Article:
shifting responsibility to lower levels of governance.
The UK, alongside many other countries around the world, such as Italy, Canada and
Chile, recognized that this approach to urban regeneration of integrating communities by all
means contributes to better multiple social outcomes and the utilization of the local residents’
knowledge of the issues and demands of certain areas proves to be more efficient in resolving
them. Through the encouragement of participation, local communities feel integrated in the
development of their area and thus making it more likely for them to protect it and take care of it
in the future. Involvement also contributes to the development of skills and well-informed social
capital, which can result in many benefits such as decreased dependency on welfare provision,
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improvement of social cohesion, shared interests and place identity, (Sorensen, 2010; Kearns,
2003; Taylor; 2002).
Therefore involving communities in the regeneration of their local areas proves to have
various advantages. Communities can serve as a valuable resource of information and skills.
They are aware of the history, culture and identity of the place, what are the main demands and
needs of the community, thus they have the ability to contribute in the needs analysis of a project
brief and applications for funding, (Sorensen, 2010; Involve, 2005; Bailey; 2010). Citizens can
identify shared issues, organize and work together to resolve them, challenge governance and
build their own independent organizations. A key ingredient to successful community
participation as discussed by Sorensen, (2010), is to create an enduring self-governance
institution, which often requires time and resources but results in a gradual accumulation of
experience, contacts and networks. They can not only oppose to municipal decisions and projects
but actually create, research, raise funds and plan future regeneration schemes. Thus citizens can
influence regeneration policies and successfully apply the idea of a bottom-up approach to
community participation. They have the opportunity to claim their “right to the city”, where
everyone has the right to influence decisions, (Harvey, 2008). As Medici describes it, it is :”… a
collective right to all female and male inhabitants of cities, particularly those belonging to
vulnerable groups and those suffering from discrimination, to the equal use of cities within limits
of sustainability and social justice”, (2006, p.1)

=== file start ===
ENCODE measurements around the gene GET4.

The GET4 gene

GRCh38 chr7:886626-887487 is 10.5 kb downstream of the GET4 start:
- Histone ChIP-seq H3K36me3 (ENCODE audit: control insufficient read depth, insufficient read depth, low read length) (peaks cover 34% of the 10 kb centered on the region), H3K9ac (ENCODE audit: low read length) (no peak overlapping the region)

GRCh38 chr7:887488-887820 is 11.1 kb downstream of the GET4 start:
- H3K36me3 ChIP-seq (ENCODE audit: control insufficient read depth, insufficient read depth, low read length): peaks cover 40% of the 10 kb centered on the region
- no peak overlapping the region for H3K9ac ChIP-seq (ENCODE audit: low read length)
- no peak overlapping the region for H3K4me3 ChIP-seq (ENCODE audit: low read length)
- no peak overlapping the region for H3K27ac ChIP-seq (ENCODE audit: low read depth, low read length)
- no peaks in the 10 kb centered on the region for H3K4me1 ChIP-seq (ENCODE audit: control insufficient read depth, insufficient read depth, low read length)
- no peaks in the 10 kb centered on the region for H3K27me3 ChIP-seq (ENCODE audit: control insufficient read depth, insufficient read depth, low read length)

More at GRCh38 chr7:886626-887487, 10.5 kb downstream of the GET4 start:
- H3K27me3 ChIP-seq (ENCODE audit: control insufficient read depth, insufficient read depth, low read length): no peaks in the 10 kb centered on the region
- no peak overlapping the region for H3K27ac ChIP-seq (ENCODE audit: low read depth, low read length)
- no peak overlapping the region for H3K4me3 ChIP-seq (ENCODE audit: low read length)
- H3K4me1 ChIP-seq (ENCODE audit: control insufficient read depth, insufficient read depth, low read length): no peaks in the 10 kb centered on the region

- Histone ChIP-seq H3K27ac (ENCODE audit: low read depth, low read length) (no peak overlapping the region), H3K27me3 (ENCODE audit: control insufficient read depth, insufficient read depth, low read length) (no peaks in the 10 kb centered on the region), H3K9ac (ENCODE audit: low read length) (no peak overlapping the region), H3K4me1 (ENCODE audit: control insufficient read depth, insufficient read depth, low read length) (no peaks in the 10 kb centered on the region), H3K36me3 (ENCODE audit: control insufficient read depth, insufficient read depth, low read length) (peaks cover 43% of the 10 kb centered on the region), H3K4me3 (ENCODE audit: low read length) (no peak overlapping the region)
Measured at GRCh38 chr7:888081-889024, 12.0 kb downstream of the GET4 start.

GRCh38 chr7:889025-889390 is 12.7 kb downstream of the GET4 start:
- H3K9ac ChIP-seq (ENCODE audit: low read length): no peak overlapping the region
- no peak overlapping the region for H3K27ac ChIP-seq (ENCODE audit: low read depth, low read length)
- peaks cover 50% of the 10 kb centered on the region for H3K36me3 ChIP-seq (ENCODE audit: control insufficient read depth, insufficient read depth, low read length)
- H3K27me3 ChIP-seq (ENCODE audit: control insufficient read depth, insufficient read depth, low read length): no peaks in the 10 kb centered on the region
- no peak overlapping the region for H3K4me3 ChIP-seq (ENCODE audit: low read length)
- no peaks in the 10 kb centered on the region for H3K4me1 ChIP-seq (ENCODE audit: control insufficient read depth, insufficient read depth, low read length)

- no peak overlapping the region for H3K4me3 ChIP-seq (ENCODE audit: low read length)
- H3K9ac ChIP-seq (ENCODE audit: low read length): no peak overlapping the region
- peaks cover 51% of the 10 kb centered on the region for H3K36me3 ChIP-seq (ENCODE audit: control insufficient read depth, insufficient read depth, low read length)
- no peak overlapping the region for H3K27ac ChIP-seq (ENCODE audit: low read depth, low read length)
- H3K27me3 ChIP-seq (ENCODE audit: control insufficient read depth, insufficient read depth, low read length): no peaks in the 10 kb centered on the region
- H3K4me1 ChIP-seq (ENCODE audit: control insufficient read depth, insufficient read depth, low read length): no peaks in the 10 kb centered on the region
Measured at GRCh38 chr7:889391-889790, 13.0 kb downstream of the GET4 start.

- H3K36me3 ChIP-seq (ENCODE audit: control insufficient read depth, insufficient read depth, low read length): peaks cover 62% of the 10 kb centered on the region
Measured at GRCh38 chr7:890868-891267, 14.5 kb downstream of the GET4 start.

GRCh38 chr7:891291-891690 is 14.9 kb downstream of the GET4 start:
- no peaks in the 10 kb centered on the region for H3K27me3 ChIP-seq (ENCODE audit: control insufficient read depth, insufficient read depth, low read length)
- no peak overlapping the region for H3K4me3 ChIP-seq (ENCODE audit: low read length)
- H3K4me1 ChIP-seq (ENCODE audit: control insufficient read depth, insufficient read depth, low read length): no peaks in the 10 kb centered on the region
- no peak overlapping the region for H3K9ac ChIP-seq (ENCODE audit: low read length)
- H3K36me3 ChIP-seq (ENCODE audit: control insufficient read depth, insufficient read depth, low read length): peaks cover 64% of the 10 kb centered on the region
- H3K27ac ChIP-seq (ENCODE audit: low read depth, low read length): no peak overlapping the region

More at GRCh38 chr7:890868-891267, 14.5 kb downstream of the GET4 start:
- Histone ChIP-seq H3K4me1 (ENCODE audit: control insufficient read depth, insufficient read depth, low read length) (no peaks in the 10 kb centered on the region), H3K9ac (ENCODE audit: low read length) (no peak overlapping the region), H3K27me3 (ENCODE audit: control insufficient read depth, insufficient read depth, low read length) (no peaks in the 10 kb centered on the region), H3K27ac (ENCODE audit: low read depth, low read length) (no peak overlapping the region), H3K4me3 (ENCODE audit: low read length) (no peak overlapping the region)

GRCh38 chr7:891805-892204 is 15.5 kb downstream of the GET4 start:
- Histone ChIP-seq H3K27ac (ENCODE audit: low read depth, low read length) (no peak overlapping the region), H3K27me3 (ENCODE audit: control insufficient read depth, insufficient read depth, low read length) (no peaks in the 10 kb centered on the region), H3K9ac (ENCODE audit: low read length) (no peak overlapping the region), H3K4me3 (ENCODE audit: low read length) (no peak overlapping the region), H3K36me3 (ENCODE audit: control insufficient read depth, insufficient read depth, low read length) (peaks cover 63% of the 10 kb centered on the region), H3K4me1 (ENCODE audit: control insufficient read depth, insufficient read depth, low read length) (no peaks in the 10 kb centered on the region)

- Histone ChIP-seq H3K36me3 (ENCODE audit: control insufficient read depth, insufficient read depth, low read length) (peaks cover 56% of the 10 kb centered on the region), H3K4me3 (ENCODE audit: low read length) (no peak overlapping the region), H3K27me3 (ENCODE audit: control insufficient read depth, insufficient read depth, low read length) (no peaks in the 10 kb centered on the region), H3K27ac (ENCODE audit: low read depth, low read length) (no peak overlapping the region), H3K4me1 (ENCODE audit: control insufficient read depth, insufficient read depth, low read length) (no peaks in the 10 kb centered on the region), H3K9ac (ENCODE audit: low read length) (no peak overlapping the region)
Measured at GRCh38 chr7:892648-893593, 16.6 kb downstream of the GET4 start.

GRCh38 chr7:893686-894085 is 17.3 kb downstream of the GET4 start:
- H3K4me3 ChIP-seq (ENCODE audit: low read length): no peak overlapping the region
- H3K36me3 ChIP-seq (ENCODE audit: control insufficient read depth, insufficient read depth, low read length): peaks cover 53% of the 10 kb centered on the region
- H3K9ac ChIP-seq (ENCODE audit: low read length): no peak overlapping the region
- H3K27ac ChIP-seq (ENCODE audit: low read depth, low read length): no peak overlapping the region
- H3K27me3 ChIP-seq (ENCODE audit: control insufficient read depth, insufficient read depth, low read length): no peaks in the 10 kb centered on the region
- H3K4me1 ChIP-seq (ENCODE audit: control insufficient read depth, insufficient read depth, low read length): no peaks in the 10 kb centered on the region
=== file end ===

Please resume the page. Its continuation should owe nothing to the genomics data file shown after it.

Additionally, the skillset they provide from a professional one, such as basic crafts skills,
planners, managers, etc., to entrepreneurial one-innovative thinking and leadership, could lead to
solutions, created by local thought and experience. The social capital they provide in terms of
networks and trust, can be utilized in various aspects-from provision of services to local
community groups and organizations taking part in the project and aiding the development of a
project. The acknowledgement of these resources can only improve the relationship between
local authorities and the citizens and can also bring real benefits to both sides, (Boyle and Harris,
2009).
However, community involvement also has its potential challenges and disadvantages. As
Gardiner, (2007) suggests, the results of involving communities have been “modest” at best.
According to him, community participation in urban regeneration can only be at this level due to
three challenges. Firstly, involvement is usually driven by issues, it is “shallow and ephemeral”.
It is often the case when communities engage only because a certain issue attracts their attention,
therefore forgetting or ignoring wider issues which need to be considered. Hence, engagement
can be only short-term- once the programs finishes, communities could lose interest and believe
that this involvement has been sufficient for significant change, (Jones, 2003). Additionally,
Gardiner emphasizes that there will only be a core of people with longer-term interest in
regeneration leading to concentrated leadership. Often communities can be oppressive and
exclusive, thus social class barriers can be highly influential- the wider and more diverse social
networks of more advantaged groups can result in inequality, dominance and conflicts, (Kearns,
2003; Giddens, 2000). Thus the spatially concentrated groups will be strongly represented
compared to other groups resulting in a non-democratic decision-making process. This leads to
the issue of local power holders. In some cases, these could be the more advantaged
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communities, however, more often it is the government bodies and professionals that define the
rules, decide which communities are involved in and at what point. Following this, communities
may feel oppressed and underrepresented, since they do not have the informal relations nor the
terminology knowledge in the policy-making process, (Taylor, 2002; 2007). From this what
occurs is a lack of trust, feeling of marginalization and inability to influence the process which
affects their areas or services.
Secondly, Gardiner describes local views as “parochial, illiberal and ill-informed” which
is an obstacle in the facilitation of social cohesion and urban regeneration. Essentially, he
believes community engagement is highly influenced by the diversity in one neighbourhood and
mediation between different interests and communities could pose a potential problem, (Purdue
et al, 2000). Following the above mentioned statement about lack of trust, he also adds that local
attitudes and interests are usually ill-informed- they mistrust the government, have insufficient